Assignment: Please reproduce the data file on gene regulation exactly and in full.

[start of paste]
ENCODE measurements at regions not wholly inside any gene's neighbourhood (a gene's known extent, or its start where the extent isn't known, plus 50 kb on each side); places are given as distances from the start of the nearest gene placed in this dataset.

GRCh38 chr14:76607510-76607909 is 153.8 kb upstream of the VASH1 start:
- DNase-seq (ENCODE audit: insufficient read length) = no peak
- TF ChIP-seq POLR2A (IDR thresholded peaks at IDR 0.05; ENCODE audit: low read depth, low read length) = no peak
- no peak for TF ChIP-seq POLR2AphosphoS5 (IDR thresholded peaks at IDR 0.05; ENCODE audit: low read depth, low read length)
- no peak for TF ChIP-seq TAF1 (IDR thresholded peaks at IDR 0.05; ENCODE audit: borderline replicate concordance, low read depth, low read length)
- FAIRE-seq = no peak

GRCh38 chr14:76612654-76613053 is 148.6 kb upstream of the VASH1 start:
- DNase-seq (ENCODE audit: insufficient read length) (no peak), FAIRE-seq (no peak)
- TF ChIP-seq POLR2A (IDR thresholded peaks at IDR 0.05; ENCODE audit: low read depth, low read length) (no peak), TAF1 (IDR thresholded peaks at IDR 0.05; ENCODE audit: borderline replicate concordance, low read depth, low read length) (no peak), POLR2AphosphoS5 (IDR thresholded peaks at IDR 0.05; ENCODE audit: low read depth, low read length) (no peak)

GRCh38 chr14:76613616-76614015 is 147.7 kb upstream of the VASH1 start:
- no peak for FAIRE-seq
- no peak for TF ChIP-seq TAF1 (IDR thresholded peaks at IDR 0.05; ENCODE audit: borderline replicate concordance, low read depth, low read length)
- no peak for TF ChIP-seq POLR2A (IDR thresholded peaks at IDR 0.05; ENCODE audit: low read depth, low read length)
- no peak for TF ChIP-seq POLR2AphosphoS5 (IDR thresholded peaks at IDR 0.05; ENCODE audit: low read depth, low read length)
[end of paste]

ENCODE measurements at regions not wholly inside any gene's neighbourhood (a gene's known extent, or its start where the extent isn't known, plus 50 kb on each side); places are given as distances from the start of the nearest gene placed in this dataset.

GRCh38 chr14:76607510-76607909 is 153.8 kb upstream of the VASH1 start:
- DNase-seq (ENCODE audit: insufficient read length) = no peak
- TF ChIP-seq POLR2A (IDR thresholded peaks at IDR 0.05; ENCODE audit: low read depth, low read length) = no peak
- no peak for TF ChIP-seq POLR2AphosphoS5 (IDR thresholded peaks at IDR 0.05; ENCODE audit: low read depth, low read length)
- no peak for TF ChIP-seq TAF1 (IDR thresholded peaks at IDR 0.05; ENCODE audit: borderline replicate concordance, low read depth, low read length)
- FAIRE-seq = no peak

GRCh38 chr14:76612654-76613053 is 148.6 kb upstream of the VASH1 start:
- DNase-seq (ENCODE audit: insufficient read length) (no peak), FAIRE-seq (no peak)
- TF ChIP-seq POLR2A (IDR thresholded peaks at IDR 0.05; ENCODE audit: low read depth, low read length) (no peak), TAF1 (IDR thresholded peaks at IDR 0.05; ENCODE audit: borderline replicate concordance, low read depth, low read length) (no peak), POLR2AphosphoS5 (IDR thresholded peaks at IDR 0.05; ENCODE audit: low read depth, low read length) (no peak)

GRCh38 chr14:76613616-76614015 is 147.7 kb upstream of the VASH1 start:
- no peak for FAIRE-seq
- no peak for TF ChIP-seq TAF1 (IDR thresholded peaks at IDR 0.05; ENCODE audit: borderline replicate concordance, low read depth, low read length)
- no peak for TF ChIP-seq POLR2A (IDR thresholded peaks at IDR 0.05; ENCODE audit: low read depth, low read length)
- no peak for TF ChIP-seq POLR2AphosphoS5 (IDR thresholded peaks at IDR 0.05; ENCODE audit: low read depth, low read length)